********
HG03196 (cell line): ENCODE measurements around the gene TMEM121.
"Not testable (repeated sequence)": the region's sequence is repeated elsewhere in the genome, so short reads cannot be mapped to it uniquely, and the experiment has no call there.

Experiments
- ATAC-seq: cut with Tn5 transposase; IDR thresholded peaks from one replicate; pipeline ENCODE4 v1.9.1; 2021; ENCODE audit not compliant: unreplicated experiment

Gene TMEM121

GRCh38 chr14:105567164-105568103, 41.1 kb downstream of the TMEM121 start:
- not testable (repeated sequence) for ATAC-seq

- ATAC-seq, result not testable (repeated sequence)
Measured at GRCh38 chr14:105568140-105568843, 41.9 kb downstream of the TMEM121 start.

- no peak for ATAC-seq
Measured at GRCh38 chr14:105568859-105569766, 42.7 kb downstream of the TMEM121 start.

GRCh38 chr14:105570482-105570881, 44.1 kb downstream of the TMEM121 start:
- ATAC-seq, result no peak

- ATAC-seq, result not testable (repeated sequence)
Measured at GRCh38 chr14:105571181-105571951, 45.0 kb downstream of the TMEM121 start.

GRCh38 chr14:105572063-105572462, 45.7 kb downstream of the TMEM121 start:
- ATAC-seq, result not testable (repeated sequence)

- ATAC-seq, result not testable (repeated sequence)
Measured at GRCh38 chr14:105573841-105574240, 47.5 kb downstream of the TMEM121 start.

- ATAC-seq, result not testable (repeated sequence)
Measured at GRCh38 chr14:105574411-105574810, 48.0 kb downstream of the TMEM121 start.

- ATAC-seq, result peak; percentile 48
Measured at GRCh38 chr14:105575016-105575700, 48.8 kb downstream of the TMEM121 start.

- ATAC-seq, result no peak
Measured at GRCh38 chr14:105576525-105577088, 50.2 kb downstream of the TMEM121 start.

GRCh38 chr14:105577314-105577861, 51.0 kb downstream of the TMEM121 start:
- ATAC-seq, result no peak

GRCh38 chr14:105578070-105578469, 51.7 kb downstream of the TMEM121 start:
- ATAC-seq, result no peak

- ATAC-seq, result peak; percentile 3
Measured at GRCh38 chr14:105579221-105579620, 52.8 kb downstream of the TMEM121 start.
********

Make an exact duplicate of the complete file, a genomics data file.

HG03196 (cell line): ENCODE measurements around the gene TMEM121.
"Not testable (repeated sequence)": the region's sequence is repeated elsewhere in the genome, so short reads cannot be mapped to it uniquely, and the experiment has no call there.

Experiments
- ATAC-seq: cut with Tn5 transposase; IDR thresholded peaks from one replicate; pipeline ENCODE4 v1.9.1; 2021; ENCODE audit not compliant: unreplicated experiment

Gene TMEM121

GRCh38 chr14:105567164-105568103, 41.1 kb downstream of the TMEM121 start:
- not testable (repeated sequence) for ATAC-seq

- ATAC-seq, result not testable (repeated sequence)
Measured at GRCh38 chr14:105568140-105568843, 41.9 kb downstream of the TMEM121 start.

- no peak for ATAC-seq
Measured at GRCh38 chr14:105568859-105569766, 42.7 kb downstream of the TMEM121 start.

GRCh38 chr14:105570482-105570881, 44.1 kb downstream of the TMEM121 start:
- ATAC-seq, result no peak

- ATAC-seq, result not testable (repeated sequence)
Measured at GRCh38 chr14:105571181-105571951, 45.0 kb downstream of the TMEM121 start.

GRCh38 chr14:105572063-105572462, 45.7 kb downstream of the TMEM121 start:
- ATAC-seq, result not testable (repeated sequence)

- ATAC-seq, result not testable (repeated sequence)
Measured at GRCh38 chr14:105573841-105574240, 47.5 kb downstream of the TMEM121 start.

- ATAC-seq, result not testable (repeated sequence)
Measured at GRCh38 chr14:105574411-105574810, 48.0 kb downstream of the TMEM121 start.

- ATAC-seq, result peak; percentile 48
Measured at GRCh38 chr14:105575016-105575700, 48.8 kb downstream of the TMEM121 start.

- ATAC-seq, result no peak
Measured at GRCh38 chr14:105576525-105577088, 50.2 kb downstream of the TMEM121 start.

GRCh38 chr14:105577314-105577861, 51.0 kb downstream of the TMEM121 start:
- ATAC-seq, result no peak

GRCh38 chr14:105578070-105578469, 51.7 kb downstream of the TMEM121 start:
- ATAC-seq, result no peak

- ATAC-seq, result peak; percentile 3
Measured at GRCh38 chr14:105579221-105579620, 52.8 kb downstream of the TMEM121 start.